The auto sector has expressed concern about liberalized trade with Japan in this sector. However, when you look at it, Japanese cars are imported into Canada at a tariff of about 6%. There is some concern that a free trade deal would reduce this tariff or eliminate it completely, and therefore, conceivably, Japanese cars would have a stronger competitive advantage in Canada. Many Japanese cars are already manufactured in Japan, but yes, removing the tariff would provide them with an advantage.

However, when we export our Canadian-made cars to Japan there is no tariff—no import tariff—and in spite of that North American automakers have hardly gained a sliver of market share there. While claims are that there are all these tariffs and non-tariff barriers, that, quite frankly, doesn't stand the test of close examination.

I pointed out earlier that Magna, when I was there, exported $90 million worth of auto parts to the Japanese market, and other Canadian auto parts makers are also doing the same. In addition, we sell hundreds of millions of dollars into other tough markets like Korea and China.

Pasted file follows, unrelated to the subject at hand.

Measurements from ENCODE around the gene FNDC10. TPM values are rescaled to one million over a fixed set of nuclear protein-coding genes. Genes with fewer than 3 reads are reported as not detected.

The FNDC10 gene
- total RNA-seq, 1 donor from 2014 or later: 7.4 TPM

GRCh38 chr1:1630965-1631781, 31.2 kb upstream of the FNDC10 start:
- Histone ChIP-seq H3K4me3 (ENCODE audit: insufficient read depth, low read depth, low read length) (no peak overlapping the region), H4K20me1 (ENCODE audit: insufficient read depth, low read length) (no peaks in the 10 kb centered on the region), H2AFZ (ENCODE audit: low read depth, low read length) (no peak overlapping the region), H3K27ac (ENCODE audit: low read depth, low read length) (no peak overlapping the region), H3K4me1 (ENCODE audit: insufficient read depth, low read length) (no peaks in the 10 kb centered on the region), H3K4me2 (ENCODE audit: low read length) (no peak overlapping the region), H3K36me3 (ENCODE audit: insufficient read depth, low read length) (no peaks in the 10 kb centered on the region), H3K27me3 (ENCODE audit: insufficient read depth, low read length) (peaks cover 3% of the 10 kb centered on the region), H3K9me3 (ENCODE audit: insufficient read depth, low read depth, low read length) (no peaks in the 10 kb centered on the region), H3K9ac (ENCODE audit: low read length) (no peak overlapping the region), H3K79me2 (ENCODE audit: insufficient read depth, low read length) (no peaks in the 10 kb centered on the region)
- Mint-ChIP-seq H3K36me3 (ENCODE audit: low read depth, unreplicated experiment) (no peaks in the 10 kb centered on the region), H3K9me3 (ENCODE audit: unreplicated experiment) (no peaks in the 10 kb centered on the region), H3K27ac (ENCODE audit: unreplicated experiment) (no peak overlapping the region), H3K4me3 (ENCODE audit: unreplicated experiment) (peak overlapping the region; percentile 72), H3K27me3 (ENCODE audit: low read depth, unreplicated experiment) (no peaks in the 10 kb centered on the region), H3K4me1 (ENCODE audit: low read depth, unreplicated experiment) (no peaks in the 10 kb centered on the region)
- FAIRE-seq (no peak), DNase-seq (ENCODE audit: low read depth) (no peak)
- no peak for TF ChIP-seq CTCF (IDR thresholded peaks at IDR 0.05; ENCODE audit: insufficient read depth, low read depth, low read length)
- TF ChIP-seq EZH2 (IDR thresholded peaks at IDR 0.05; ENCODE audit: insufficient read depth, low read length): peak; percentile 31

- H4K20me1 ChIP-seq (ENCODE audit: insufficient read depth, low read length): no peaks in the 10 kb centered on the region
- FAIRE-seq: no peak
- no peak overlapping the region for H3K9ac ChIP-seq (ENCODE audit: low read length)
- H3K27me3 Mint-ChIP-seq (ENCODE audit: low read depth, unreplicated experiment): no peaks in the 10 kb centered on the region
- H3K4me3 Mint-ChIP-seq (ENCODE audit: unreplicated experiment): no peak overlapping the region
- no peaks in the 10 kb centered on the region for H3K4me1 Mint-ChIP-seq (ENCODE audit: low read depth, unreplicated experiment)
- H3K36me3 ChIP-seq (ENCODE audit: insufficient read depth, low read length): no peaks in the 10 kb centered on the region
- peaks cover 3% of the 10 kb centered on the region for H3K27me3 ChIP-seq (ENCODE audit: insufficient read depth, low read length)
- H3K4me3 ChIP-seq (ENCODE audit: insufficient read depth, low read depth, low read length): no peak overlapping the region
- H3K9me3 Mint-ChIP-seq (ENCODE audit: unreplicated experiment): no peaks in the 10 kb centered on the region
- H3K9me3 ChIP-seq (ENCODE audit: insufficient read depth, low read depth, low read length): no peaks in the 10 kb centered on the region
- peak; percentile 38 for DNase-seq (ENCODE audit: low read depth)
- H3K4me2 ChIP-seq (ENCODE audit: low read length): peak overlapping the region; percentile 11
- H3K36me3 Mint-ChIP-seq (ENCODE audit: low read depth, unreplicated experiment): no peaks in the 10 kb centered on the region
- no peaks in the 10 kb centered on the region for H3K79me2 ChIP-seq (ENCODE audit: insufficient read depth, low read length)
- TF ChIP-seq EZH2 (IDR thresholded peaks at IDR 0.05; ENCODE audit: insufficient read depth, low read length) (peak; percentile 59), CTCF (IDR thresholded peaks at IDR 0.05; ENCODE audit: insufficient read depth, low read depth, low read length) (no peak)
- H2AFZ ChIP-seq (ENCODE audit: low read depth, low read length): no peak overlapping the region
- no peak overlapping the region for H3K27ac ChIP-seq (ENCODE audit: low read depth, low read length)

I would also give one other example of a sign of how that market is more open for automotive sales than we might think. Look at Harley-Davidson. Harley-Davidson is selling its North American-built motorcycles in Japan. They have a large market share. Why did non-tariff import barriers not prevent Harley-Davidson from gaining the market share that they have to date? When I worked in Japan I was able to work in trade shows. I was able to go to head office meetings at Japanese corporations and operate freely in Japanese, and they appreciated that. I was able to understand how they do business there, how they want to do business there, and we were successful. We were not always successful, but we proved that we could do business there. So I think there's a real opportunity for others to do the same.